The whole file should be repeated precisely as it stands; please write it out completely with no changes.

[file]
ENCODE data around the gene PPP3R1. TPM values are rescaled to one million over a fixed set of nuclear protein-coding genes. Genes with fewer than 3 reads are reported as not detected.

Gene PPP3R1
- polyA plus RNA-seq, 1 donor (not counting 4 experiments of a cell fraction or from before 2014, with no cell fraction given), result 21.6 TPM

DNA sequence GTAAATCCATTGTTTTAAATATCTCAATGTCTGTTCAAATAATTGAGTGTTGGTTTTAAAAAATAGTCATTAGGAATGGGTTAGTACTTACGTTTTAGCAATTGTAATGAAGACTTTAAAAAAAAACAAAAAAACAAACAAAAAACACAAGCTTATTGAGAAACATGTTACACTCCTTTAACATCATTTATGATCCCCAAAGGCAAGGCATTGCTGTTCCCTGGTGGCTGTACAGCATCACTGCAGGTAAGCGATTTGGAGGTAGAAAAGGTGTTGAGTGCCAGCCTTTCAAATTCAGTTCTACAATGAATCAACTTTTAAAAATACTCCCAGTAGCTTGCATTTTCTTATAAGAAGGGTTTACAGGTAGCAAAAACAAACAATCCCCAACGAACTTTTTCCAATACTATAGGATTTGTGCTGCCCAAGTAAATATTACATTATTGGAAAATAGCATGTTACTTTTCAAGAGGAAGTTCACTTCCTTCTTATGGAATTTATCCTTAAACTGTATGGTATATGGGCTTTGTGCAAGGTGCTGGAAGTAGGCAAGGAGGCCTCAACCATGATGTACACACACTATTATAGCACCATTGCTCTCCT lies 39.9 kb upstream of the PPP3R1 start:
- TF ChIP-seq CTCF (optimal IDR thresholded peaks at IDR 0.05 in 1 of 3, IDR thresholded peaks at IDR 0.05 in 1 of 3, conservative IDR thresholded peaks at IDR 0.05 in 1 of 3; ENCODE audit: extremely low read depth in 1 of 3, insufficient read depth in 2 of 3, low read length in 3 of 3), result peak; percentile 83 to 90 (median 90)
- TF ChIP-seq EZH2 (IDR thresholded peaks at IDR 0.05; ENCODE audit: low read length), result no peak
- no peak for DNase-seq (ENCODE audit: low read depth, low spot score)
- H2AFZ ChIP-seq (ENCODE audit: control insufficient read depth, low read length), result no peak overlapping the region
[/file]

ENCODE data around the gene PPP3R1. TPM values are rescaled to one million over a fixed set of nuclear protein-coding genes. Genes with fewer than 3 reads are reported as not detected.

Gene PPP3R1
- polyA plus RNA-seq, 1 donor (not counting 4 experiments of a cell fraction or from before 2014, with no cell fraction given), result 21.6 TPM

DNA sequence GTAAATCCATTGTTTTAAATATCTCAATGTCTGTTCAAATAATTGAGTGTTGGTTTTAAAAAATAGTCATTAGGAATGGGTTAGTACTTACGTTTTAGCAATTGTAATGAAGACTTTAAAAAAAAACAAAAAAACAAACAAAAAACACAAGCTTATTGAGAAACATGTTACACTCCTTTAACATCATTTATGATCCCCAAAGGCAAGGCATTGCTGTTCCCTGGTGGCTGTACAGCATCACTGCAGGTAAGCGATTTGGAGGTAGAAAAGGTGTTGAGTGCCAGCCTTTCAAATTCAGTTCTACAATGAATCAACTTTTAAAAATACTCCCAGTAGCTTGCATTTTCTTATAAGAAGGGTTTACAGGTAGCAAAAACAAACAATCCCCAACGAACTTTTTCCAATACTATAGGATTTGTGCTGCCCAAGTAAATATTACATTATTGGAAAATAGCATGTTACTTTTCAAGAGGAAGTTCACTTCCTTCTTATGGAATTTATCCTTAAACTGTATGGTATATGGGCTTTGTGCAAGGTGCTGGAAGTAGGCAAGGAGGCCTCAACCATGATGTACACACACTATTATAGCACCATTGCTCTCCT lies 39.9 kb upstream of the PPP3R1 start:
- TF ChIP-seq CTCF (optimal IDR thresholded peaks at IDR 0.05 in 1 of 3, IDR thresholded peaks at IDR 0.05 in 1 of 3, conservative IDR thresholded peaks at IDR 0.05 in 1 of 3; ENCODE audit: extremely low read depth in 1 of 3, insufficient read depth in 2 of 3, low read length in 3 of 3), result peak; percentile 83 to 90 (median 90)
- TF ChIP-seq EZH2 (IDR thresholded peaks at IDR 0.05; ENCODE audit: low read length), result no peak
- no peak for DNase-seq (ENCODE audit: low read depth, low spot score)
- H2AFZ ChIP-seq (ENCODE audit: control insufficient read depth, low read length), result no peak overlapping the region